[Three articles. Under newly elected President Juan Manuel Santos, Colombia renewed diplomatic relations with Venezuela last August after ties had been broken over accusations by former President Álvaro Uribe that Venezuela was harboring guerrillas of the FARC, the Revolutionary Armed Forces of Colombia, and Santos and Venezuelan President Hugo Chávez have since made a show of harmony. In the meantime, Colombia has been hit with serious flooding in recent weeks, resulting in some 138 people dead, 208 injured, 22 missing and 1.3 million homeless. The United States has pledged $150,000 in relief funds, in sharp contrast to the seven billion dollars the US has spent on Plan Colombia in the ten years since the US began participating in the effort, most of it directed to financing the Colombian military in its pursuit of the FARC.]

Venezuela and Brazil to send aid after winter storms

[Translation of an article from Vanguardia Liberal of Bucaramanga, Colombia, for November 28, 2010. See original here.]

The president of the republic, Juan Manuel Santos, reported yesterday that his counterparts in Venezuela, Hugo Chávez, and in Brazil, Luiz Inácio Lula da Silva, have made a commitment to provide aid in response to the harsh winter weather the country is experiencing, as they informed him during the UNASUR (Union of South American States) heads of state summit held last Friday in Georgetown, Guyana. (more…)

Colombia: Hunting civilians

Monday, October 11th, 2010

Persecuted for more than a year, this electrician is just one of the Colombian government’s victims

Brasil de Fato photo

[Translation of an article from Brasil de Fato of São Paulo, Brazil, for October 6, 2010. See original article here.]

by Patrícia Benvenuti

Thirty-seven-year-old Colombian electrician Carlos Alirio Peña García no longer feels safe at home, in the municipality of Barbacoas, in the department of Nariño, in the south of the country, where he lives with his wife and daughter. He is afraid that at any moment the police, who a year ago tried to make him pay for a crime he did not commit, will come back.

García’s case is just one example of the crimes the Colombian government perpetrates against the civilian population, who have to deal with the consequences of the alleged war against terrorism and narcotrafficking. (more…)

The war in Colombia goes on

Monday, September 6th, 2010

[Abridged translations of two articles, the first from the Venezuelan website TeleSUR, the second from El Nuevo Siglo of Bogotá, both from September 3, 2010.  See the original articles here and here.]

TeleSUR photo

TeleSUR photo

New outbreak of armed conflict in Colombia aggravates human rights situation

The renewal of the armed conflict Colombia is living through has aggravated the human rights situation in the country, the Consultoría para los Derechos Humanos y los Desplazamientos of the country declared on Friday.

“The Colombian tragedy really consists of the fact that the war continues, we are not in any post-conflict state,” Marcos Romero, a member of the Consultoría, affirmed during an exclusive interview with TeleSUR.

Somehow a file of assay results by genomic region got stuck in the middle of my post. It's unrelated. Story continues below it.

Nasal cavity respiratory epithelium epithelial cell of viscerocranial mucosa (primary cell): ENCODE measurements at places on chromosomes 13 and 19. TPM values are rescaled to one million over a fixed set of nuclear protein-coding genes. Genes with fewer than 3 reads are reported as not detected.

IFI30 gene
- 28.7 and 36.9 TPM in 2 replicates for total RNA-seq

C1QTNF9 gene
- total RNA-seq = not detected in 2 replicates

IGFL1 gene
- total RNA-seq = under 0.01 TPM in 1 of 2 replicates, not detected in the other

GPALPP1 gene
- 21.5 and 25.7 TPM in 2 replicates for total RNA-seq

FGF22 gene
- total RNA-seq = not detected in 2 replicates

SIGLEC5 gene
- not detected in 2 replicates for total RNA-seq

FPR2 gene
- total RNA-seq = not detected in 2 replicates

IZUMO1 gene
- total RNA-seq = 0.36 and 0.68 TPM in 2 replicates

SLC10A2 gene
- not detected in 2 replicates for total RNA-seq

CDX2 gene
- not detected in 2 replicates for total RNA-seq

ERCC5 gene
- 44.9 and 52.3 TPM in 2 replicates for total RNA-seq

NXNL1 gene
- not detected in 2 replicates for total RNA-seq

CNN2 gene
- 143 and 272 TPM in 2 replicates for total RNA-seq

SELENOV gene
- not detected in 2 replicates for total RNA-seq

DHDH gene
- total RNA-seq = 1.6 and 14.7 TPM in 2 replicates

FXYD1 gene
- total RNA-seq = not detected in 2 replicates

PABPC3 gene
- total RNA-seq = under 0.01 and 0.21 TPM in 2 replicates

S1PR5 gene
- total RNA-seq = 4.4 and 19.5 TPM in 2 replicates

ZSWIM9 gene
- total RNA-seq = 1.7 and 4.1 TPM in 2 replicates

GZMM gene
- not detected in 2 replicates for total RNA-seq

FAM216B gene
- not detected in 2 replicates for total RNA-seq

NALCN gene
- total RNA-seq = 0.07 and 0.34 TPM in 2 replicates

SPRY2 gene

According to Romero, despite the iron-fisted policy imposed by the Colombian government for eight years, there are still remnants of paramilitary groups in almost all regions of the country.

“We have had eight years of an iron-fisted policy and this policy has resulted in the cornering of the guerrillas but there are heirs to the paramilitary groups in almost all regions of the country,” he stated… (more…)

Colombian President Santos: Good chemistry with Lula, unknown with Obama

Thursday, September 2nd, 2010

[Translation of an article from Estadão of São Paulo, Brazil, for September 2, 2010. See the original here.]

by Patrícia Campos Mello

I went to Brasilia yesterday to interview the new president of Colombia, Juan Manuel Santos. This trip to Brazil is Santos’ first official visit to a foreign government. The former defense minister has “excellent chemistry” with President Luiz Inácio Lula da Silva, his advisors say. Santos says he is satisfied with Lula’s condemnation of terrorism in the region, although the Brazilian president made no direct mention of the FARC. Lula confirmed in a speech during lunch with Santos in Itamaraty that nothing justifies terrorism and that he supports the Colombian people’s struggle. (more…)

Colombian President Santos rejects peace talks with FARC

Sunday, August 15th, 2010

[Translation of an article from La Jornada of Mexico City for August 14, 2010, based on Deutsche Presse-Agentur, Agence France Presse and Reuters dispatches. See also “Colombia: FARC proposes dialogue with Santos” posted here on August 1.]

Bogotá, August 13 – A day after the explosion of a car bomb for which no organization has claimed responsibility, Colombian President Juan Manuel Santos rejected the possibiliity of peace talks with guerrilla forces because “the conditions are not right” and prohibited any gesture leading to such talks.

“We haven’t thrown the key to dialogues into the sea but the door is closed and will stay closed until those who want a dialogue on peace show their real motives in a clear and credible way,” Santos said in Popayán, capital of the department of Cauca, the scene of clashes between soldiers and combatants of the Fuerzas Armadas Revolucionarias de Colombia (FARC).

“Until we have a very clear demonstration of the real intentions for a dialogue for peace, with concrete steps like those we have mentioned, that they free the hostages, that they give up terrorism, that they release the children they have recruited by force, that they give up extortion, that they stop acting like terrorists, until we see that, the key will be carefully hidden away,” he said. (more…)

Colombia: Uribe’s “seguridad democrática” strategy a matter of social perception

Saturday, August 7th, 2010

[Translation of an article from La Jornada of Mexico City for August 6, 2010.]

by Blanche Petrich

Bogotá, August 5 – In the view of a wide sector of Colombian society – 70 percent according to the polls – President Álvaro Uribe, who will move out of the Casa de Nariño [the presidential residence] this Saturday, is practically a hero, who defeated “narco-terrorism,” eliminated insecurity in the major cities and restored the citizens’ ability to travel on the South American country’s highways without the risk of kidnapping or extortion, with which the guerrillas and the paramilitaries had ravaged the country until just a few years ago.

An aura of legendary proportions built up around Uribe moved his former adviser, José Obdulio Gaviria – known as his “musketeer” – to express himself in exalted language in his article in El Tiempo last Wednesday: “Heaven has granted us a superior intellect, a guide to lead his people across the desert,” he declares. (more…)